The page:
Grave desecration seems unlikely at this stage given the religious times it was said to have taken place, and to have been carried out by Edward Seymour, Duke of Somerset, uncle of the then reigning monarch, Edward VI. If Seymour had received royal orders to desecrate a royal tomb, this would have set an extraordinary precedent. Or did Seymour simply decide in the zeal of the final destruction of the abbey’s east end that greed was good? If the medieval king had been buried in a silver casket, Seymour wanted to know.
At this point of course, grave desecration is all conjectural. However, what we do know is the church today takes grave desecration very seriously indeed, so determining whether this actually took place is a significant question.
A GPR survey has uncovered the eastern end of the medieval abbey church beneath what is now a Ministry of Justice car park. (Credit Philippa Langley)
Q: What happens next? How do we go about determining a possible connection to Henry I? Is an excavation likely to take place at some point in the future?
A: Digging work is due to begin in the car park in the autumn. The Ministry of Justice had previously received permission from Historic England to dig two trenches in the car park based on a Desk Based Assessment (DBA). However, with the Hidden Abbey Project now supplying the GPR analysis and locating the entire east end of the abbey church in the car park at its southern end, the archaeologists and Historic England are now in a position to plan targeted trenches in order to answer the project’s (and Reading’s) many key research questions. And uncovering the east end of the abbey church will be the basis to unlocking its story.
As to a possible connection to Henry, if we uncover the high altar we will then be able to extrapolate the likely location of the king’s grave. And by bringing his story to life in the documentary, Henry I will no longer be our forgotten king.
If Henry’s grave is discovered, it will then be for Reading Council, the landowner [the Ministry of Justice or Diocese of Portsmouth] and Historic England to decide what happens next.
Q: What is your reaction to the discovery?
A: I’m very excited for Reading. The discovery of the east end of the abbey church beneath the car park is an important moment for the town’s history, giving them the opportunity to answer so many of the project’s key research questions.
Telling the abbey’s story is going to be incredibly important for Reading, enabling it to become, what I believe it should have always been – a historic town.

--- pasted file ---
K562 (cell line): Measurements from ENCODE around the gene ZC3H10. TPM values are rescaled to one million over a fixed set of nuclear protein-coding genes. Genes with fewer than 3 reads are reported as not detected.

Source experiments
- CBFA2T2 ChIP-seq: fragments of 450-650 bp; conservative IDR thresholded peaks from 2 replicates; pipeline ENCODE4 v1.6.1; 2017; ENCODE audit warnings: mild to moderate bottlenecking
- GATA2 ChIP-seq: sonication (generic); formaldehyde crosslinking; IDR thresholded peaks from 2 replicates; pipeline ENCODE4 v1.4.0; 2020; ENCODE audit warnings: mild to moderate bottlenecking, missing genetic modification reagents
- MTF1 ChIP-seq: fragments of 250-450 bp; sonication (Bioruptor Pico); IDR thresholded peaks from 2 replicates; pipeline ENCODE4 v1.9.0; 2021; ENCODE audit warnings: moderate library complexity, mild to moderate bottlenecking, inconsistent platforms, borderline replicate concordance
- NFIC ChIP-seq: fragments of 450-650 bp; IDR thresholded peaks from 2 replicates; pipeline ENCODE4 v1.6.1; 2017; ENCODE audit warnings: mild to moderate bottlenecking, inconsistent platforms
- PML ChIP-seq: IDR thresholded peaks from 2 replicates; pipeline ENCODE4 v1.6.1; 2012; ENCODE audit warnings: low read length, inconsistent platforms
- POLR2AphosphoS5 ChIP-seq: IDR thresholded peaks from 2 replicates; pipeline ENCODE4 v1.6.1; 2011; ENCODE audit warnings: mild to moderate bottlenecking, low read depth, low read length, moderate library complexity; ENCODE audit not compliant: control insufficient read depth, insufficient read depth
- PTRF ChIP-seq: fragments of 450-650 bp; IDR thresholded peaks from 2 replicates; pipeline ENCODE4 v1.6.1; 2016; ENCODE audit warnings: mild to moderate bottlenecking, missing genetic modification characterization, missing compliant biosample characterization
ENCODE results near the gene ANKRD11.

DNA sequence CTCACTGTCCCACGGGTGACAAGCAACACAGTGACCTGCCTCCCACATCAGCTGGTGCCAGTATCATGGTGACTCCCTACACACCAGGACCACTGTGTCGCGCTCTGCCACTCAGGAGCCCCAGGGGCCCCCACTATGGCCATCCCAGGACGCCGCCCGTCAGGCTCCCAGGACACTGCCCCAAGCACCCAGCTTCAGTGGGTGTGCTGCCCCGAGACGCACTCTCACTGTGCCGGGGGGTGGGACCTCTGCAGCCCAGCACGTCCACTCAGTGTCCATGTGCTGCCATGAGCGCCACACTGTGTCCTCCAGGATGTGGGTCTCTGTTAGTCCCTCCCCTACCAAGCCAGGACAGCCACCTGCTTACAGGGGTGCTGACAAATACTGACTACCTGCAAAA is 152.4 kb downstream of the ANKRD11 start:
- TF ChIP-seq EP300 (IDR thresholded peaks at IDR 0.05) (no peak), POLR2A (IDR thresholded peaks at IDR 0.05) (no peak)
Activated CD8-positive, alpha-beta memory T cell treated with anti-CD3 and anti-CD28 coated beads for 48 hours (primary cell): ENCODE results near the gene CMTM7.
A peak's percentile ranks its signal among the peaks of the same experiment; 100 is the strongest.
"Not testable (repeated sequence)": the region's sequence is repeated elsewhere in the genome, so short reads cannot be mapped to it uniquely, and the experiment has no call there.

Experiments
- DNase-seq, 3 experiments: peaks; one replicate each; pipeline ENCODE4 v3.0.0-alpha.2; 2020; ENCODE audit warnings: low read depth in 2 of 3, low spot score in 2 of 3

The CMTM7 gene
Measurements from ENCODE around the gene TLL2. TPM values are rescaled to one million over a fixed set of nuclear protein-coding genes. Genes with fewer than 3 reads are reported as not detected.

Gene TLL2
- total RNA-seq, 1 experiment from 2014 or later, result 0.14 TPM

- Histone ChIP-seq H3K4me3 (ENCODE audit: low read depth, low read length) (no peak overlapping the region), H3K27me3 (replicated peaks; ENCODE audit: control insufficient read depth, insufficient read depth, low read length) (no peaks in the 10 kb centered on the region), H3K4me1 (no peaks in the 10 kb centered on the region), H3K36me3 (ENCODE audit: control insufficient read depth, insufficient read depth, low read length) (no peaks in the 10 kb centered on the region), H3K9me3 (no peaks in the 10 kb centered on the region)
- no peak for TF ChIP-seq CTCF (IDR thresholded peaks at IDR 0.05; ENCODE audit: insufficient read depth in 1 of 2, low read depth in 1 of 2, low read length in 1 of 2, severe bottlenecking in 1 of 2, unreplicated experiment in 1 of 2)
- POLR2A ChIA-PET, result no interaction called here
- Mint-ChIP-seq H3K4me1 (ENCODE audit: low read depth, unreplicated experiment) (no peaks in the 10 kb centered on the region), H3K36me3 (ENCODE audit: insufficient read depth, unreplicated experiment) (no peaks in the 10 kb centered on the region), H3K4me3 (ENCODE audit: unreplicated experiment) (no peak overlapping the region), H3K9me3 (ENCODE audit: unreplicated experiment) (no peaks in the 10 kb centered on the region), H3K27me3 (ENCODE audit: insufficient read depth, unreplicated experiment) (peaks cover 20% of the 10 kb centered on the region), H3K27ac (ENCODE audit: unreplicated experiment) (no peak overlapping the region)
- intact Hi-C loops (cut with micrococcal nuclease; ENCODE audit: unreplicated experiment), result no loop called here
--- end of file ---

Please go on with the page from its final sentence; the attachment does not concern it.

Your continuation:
Q: What parallels can be drawn with the 2012/13 search for the remains of Richard III in Leicester?
A: There are some interesting parallels with the search for Richard III in Leicester. Clearly we have the graves of two kings of England becoming lost over time, and two modern locations being a car park and adjacent school. And we also have stories about grave desecration. Before the Looking For Richard Project began its research, it was widely believed (and stated as fact by many leading historians as well as locally in Leicester) that Richard’s remains had been removed at the time of the dissolution and thrown in the river Soar.
However, what we must also take into account is that unlike Leicester, Reading Abbey is a Scheduled Ancient Monument site under the auspices of Historic England. So far, Historic England has made it clear that it is focused on the site coming off its endangered list and, at the highest level, has recognised what the Hidden Abbey Project can do for Reading.
With the GPR survey results now submitted, and in fully supporting Reading by giving it the opportunity to reveal its extraordinary story in full for the first time by placing clearly defined and targeted trenches in the car park, Historic England is on the cusp of offering this Thames Valley town, and its people, an exciting new future.
Philippa Langley MBE originated and facilitated the Hidden Abbey Project for the historic town and people of Reading. For more information, visit www.philippalangley.co.uk